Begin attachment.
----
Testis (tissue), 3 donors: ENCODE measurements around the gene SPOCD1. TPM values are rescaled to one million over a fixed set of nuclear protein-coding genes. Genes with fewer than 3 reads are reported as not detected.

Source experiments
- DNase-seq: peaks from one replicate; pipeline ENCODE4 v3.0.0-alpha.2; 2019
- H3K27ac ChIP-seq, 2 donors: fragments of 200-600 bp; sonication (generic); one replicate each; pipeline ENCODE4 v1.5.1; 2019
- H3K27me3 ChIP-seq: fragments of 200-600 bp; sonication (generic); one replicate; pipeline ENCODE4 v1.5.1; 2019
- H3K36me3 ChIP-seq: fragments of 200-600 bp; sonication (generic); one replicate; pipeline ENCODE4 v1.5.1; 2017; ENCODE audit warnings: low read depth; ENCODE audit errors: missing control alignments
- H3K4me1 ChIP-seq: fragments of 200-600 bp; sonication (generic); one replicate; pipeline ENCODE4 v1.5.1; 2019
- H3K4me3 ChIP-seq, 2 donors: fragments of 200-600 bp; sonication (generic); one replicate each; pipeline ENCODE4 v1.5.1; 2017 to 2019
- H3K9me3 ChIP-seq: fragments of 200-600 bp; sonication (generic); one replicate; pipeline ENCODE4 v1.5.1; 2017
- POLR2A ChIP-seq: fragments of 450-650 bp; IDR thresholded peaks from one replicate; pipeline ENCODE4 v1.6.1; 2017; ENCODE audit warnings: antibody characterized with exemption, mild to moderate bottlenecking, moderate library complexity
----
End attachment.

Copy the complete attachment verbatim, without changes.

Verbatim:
Testis (tissue), 3 donors: ENCODE measurements around the gene SPOCD1. TPM values are rescaled to one million over a fixed set of nuclear protein-coding genes. Genes with fewer than 3 reads are reported as not detected.

Source experiments
- DNase-seq: peaks from one replicate; pipeline ENCODE4 v3.0.0-alpha.2; 2019
- H3K27ac ChIP-seq, 2 donors: fragments of 200-600 bp; sonication (generic); one replicate each; pipeline ENCODE4 v1.5.1; 2019
- H3K27me3 ChIP-seq: fragments of 200-600 bp; sonication (generic); one replicate; pipeline ENCODE4 v1.5.1; 2019
- H3K36me3 ChIP-seq: fragments of 200-600 bp; sonication (generic); one replicate; pipeline ENCODE4 v1.5.1; 2017; ENCODE audit warnings: low read depth; ENCODE audit errors: missing control alignments
- H3K4me1 ChIP-seq: fragments of 200-600 bp; sonication (generic); one replicate; pipeline ENCODE4 v1.5.1; 2019
- H3K4me3 ChIP-seq, 2 donors: fragments of 200-600 bp; sonication (generic); one replicate each; pipeline ENCODE4 v1.5.1; 2017 to 2019
- H3K9me3 ChIP-seq: fragments of 200-600 bp; sonication (generic); one replicate; pipeline ENCODE4 v1.5.1; 2017
- POLR2A ChIP-seq: fragments of 450-650 bp; IDR thresholded peaks from one replicate; pipeline ENCODE4 v1.6.1; 2017; ENCODE audit warnings: antibody characterized with exemption, mild to moderate bottlenecking, moderate library complexity